Fourth, although the sciatic nerve was not blocked in the CPCB group, target-controlled infusion-controlled propofol sedation (0.5–2 μg ml−1) was enough to avoid pain during and after release of the tourniquet. This effect site concentration of propofol is very high as 2 μg ml−1 is an anaesthetic dose for about 80% of patients. In our department, we use an effect site concentration of 0.3–1.0 μg ml−1 for sedation, and we surmise that the need to use such a high concentration was because of the pain sensation resulting from the unblocked sciatic nerve. Indeed, the study by Ben-David et al.[8] clearly shows that sciatic nerve blockade provides a significant improvement in analgesia after total knee arthroplasty.

To avoid these problems, our technique for total knee arthroplasty includes sciatic nerve block with ropivacaine (0.5%) and clonidine (or catheter placement), a femoral catheter with ropivacaine (0.5%) and spinal anaesthesia. The sciatic nerve remains unblocked in case of extreme valgus position corrections until the surgeon has been able to check the state of the common peroneal nerve in the early postoperative period [9]. This regimen is easy to teach and learn, targets analgesia to the involved limb, avoids centrally placed catheters and their drawbacks (dislocation, infection, bladder catheter), is associated with a high success rate and can be adapted to the surgeon's wishes. Making it easier and safer is a reasonable alternative.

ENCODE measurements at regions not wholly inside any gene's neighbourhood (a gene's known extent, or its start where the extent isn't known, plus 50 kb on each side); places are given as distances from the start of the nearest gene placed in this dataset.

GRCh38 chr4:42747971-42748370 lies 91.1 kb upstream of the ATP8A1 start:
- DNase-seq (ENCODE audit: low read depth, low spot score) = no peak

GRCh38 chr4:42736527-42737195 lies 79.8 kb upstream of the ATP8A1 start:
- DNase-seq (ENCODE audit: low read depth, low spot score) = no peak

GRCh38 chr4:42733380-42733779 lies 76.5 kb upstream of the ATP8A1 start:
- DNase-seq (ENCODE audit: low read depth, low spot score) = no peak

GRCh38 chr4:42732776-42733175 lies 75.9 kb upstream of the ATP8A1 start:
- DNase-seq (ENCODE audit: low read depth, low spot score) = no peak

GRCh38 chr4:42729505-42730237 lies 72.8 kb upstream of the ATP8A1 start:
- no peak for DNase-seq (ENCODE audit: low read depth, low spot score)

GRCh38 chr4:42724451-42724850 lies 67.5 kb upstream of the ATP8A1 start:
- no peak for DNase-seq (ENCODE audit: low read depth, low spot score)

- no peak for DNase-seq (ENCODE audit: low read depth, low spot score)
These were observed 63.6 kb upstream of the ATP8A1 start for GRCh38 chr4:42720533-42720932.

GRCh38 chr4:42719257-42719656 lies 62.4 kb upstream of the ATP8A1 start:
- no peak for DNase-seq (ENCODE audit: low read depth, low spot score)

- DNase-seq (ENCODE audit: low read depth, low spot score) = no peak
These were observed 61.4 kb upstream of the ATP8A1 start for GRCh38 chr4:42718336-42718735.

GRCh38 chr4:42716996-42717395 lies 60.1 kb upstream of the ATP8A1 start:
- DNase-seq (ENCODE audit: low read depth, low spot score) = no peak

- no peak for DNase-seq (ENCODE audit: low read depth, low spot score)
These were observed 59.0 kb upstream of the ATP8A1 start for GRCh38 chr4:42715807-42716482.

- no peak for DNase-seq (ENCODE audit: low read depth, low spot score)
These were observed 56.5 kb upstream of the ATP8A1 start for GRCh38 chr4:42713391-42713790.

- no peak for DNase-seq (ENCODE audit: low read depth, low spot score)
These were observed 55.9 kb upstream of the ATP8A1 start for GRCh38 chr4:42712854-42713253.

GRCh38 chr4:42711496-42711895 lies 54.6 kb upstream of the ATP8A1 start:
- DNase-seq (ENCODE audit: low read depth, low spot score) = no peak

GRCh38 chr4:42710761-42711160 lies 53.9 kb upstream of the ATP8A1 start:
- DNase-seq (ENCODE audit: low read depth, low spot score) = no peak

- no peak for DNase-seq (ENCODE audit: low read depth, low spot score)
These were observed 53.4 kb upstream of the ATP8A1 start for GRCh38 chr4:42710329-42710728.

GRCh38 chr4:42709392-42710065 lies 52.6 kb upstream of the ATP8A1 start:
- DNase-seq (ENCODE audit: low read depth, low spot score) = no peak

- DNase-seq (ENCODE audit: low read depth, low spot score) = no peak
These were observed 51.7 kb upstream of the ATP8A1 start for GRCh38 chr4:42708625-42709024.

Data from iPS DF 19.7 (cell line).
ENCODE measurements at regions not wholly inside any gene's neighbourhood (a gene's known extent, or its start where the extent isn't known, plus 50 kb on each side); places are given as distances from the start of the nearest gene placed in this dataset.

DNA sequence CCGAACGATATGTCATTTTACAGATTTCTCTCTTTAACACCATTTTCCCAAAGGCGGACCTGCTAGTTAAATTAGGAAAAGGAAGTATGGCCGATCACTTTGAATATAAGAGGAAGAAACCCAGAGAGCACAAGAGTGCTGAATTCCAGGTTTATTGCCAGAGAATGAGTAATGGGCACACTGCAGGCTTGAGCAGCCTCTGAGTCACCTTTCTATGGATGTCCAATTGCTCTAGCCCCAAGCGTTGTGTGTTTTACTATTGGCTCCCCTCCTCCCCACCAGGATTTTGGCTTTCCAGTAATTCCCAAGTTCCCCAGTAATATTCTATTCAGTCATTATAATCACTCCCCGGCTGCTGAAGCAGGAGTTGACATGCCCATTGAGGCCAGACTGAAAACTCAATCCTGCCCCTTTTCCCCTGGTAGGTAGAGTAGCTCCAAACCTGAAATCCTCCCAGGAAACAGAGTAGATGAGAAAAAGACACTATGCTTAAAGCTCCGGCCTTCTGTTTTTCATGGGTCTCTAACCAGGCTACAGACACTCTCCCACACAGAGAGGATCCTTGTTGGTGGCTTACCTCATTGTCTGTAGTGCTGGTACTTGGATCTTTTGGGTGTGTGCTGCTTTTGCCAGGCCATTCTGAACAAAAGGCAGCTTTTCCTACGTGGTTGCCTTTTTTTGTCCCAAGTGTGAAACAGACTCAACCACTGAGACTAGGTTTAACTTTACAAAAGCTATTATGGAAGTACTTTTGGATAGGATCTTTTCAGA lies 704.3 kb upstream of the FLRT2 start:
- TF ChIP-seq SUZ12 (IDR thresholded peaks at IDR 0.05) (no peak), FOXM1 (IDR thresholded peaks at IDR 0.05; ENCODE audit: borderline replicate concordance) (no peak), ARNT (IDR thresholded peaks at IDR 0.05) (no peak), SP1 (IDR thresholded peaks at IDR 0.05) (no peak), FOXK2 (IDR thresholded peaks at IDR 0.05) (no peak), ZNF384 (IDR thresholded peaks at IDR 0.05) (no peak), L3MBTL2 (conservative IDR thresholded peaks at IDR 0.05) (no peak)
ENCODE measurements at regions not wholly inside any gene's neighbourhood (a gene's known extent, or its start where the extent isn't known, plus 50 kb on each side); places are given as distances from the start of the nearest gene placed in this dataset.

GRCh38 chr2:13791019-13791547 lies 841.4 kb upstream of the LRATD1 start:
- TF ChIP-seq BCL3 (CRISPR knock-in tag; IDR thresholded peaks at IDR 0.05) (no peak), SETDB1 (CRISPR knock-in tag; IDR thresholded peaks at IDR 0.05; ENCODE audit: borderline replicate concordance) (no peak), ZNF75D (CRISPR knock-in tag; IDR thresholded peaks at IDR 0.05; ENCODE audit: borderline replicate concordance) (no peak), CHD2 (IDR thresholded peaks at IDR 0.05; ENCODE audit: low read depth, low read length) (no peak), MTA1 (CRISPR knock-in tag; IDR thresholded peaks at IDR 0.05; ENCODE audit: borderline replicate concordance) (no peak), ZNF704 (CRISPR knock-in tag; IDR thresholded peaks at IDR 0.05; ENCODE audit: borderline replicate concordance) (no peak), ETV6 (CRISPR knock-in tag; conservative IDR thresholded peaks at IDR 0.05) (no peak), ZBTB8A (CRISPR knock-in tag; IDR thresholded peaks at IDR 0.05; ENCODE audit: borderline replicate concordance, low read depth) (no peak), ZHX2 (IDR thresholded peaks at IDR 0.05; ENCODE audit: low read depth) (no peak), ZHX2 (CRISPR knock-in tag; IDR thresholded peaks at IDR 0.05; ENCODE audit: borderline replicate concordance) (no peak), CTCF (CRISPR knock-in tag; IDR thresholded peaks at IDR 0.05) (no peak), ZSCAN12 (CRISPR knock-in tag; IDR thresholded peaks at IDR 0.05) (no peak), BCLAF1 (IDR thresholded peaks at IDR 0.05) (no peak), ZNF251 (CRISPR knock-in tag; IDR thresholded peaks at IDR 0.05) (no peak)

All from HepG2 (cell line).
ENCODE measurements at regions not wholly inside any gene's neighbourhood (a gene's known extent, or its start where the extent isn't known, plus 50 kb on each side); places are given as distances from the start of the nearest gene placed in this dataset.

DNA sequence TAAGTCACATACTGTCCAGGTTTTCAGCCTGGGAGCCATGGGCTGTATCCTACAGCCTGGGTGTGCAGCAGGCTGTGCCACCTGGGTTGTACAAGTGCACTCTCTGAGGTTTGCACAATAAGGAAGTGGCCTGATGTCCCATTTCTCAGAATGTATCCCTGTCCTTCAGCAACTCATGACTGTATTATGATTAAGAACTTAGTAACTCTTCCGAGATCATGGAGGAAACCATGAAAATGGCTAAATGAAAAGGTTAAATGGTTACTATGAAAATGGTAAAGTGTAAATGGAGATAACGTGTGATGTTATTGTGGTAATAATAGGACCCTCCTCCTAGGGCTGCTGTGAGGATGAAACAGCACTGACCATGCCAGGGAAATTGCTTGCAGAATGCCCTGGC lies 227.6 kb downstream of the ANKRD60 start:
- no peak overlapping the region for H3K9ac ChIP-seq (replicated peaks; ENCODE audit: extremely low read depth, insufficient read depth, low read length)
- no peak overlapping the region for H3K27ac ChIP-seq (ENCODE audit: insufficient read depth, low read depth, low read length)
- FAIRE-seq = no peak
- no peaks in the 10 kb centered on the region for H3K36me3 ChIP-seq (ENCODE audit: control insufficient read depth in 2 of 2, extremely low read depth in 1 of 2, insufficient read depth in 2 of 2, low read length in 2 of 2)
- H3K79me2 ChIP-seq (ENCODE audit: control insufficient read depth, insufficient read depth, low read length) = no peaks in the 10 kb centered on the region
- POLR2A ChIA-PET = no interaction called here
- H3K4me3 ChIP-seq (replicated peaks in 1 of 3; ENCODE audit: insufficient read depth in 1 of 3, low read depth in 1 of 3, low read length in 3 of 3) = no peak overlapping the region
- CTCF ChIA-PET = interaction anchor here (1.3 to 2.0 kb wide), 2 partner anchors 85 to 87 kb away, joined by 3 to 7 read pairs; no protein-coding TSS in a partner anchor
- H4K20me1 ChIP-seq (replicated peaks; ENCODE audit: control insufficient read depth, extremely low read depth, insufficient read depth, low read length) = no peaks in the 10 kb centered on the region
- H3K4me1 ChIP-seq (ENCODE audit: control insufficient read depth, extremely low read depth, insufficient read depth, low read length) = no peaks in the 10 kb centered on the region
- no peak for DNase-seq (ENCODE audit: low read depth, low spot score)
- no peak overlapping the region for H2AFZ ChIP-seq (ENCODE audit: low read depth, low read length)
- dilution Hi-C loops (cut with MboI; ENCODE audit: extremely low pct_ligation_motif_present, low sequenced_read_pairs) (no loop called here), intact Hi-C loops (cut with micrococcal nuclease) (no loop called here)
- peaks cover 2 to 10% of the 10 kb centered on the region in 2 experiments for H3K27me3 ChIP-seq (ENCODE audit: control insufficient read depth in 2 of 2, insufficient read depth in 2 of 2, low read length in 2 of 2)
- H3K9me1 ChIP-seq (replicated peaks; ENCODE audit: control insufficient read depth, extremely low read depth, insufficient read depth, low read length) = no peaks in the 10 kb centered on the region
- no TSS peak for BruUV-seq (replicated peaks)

References

1 Campbell A, McCormick M, McKinlay K, Scott NB. Epidural vs. lumbar plexus infusions following total knee arthroplasty: randomized controlled trial. Eur J Anaesthesiol 2008; 25:502–507.
2 Motamed C, Farhat F, Rémérand F, et al. An analysis of postoperative epidural analgesia failure by computed tomography epidurography. Anesth Analg 2006; 103:1026–1103.
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7 Morin AM, Kratz CD, Eberhart LHJ, et al. Postoperative analgesia and functional recovery after total-knee replacement: comparison of a continuous posterior lumbar plexus (psoas compartment) block, a continuous femoral nerve block and the combination of a continuous femoral and sciatic nerve block. Reg Anesth Pain Med 2005; 30:434–445.
8 Ben-David B, Schmalenberger K, Chelly JE. Analgesia after total knee arthroplasty: is continuous sciatic blockade needed in addition to continuous femoral blockade? Anesth Analg 2004; 98:747–749.
9 Borgeat A, Singer T. Comparison of intrathecal morphine and continuous femoral 3-in-1 block for pain after major knee surgery under spinal anaesthesia. Eur J Anaesthesiol 1999; 16:144–145.
© 2009 European Society of Anaesthesiology